Perspective in Landscape Drawing – Horizon lines in paintings and photographs

July 16, 2013

cotman the old pigeon house

My watercolor work lately has led me to look at topographical landscape and the ‘stained drawing’ tradition of watercolor prominent just before J.M.W.Turner turned the medium upside-down. The isolated, tall building has been a strong element in the last two months’ of my playing with watercolor, so I was drawn to this type of work by artists such as Cotman, Varley and Girtin. I took a closer look at J.S. Cotman’s “Dovehouse” which is a particularly nice example of sciography, the science of shadows, with its very strong focus on the steps in the foreground.

Corot Bridge on the Saone River at Macon

This work by Corot is thought to have been largely, if not completely, done outdoors. Corot might appear to have dashed this off – large swathes of flat colour dotted with highlights – but if he did, he had obviously absorbed a lot of compositional skill beforehand.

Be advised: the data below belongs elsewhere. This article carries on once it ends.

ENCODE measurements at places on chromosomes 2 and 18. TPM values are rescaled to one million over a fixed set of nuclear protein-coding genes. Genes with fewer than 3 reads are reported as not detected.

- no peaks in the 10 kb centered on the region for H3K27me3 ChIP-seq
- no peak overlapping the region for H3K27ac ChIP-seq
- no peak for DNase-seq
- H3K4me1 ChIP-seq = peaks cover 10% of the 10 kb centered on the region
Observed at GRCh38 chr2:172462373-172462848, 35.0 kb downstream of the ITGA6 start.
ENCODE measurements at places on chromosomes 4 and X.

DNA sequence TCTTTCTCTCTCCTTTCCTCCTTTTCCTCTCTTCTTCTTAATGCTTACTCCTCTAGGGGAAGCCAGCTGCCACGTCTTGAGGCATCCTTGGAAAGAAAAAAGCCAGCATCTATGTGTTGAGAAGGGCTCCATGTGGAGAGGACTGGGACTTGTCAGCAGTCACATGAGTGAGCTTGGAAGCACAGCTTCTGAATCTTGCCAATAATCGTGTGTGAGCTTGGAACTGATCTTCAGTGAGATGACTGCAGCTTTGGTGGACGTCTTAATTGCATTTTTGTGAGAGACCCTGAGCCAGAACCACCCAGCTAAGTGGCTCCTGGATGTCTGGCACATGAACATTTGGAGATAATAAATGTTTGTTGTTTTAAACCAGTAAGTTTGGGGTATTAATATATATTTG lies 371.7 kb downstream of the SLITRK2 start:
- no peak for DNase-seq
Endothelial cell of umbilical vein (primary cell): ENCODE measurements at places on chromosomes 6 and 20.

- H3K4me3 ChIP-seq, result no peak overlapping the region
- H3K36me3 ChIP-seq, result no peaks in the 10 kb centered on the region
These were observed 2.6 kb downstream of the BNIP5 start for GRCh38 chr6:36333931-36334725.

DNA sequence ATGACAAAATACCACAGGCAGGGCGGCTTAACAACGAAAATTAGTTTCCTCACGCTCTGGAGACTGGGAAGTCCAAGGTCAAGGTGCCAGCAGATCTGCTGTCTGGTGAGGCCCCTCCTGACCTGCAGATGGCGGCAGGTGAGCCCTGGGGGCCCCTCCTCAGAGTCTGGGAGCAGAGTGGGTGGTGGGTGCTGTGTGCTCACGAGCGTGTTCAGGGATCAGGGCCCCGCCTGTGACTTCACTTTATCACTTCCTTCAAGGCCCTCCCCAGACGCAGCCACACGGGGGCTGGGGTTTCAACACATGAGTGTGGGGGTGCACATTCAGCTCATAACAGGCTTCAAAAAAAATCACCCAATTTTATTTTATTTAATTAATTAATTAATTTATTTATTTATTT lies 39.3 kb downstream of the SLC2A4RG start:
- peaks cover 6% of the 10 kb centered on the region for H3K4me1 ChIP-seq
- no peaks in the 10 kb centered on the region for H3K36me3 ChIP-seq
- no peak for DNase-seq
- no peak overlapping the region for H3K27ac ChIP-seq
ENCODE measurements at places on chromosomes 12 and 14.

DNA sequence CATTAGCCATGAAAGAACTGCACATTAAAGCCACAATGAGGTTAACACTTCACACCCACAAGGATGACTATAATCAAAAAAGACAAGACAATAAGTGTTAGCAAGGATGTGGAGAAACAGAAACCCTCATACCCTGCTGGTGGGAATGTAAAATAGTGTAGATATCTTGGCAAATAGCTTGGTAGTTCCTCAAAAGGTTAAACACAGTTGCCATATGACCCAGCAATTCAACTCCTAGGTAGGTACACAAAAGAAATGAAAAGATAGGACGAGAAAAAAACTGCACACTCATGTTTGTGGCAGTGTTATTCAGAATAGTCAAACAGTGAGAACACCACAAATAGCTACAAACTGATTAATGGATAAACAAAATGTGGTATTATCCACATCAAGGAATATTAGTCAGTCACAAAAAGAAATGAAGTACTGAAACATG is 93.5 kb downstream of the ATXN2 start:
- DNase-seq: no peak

petra schematic

This is a deliberately “flat” drawing of Petra in Jordon from a reference photo. I wanted a photo which had no visible horizon/eye level line so I could work it out for myself, here using the linear perspective of the building. It was hard not to include tone!

Some paintings are “clearer” than others when it comes to identifying an horizon or eye level line. In some of Turner’s work of course, there is no visible horizon.


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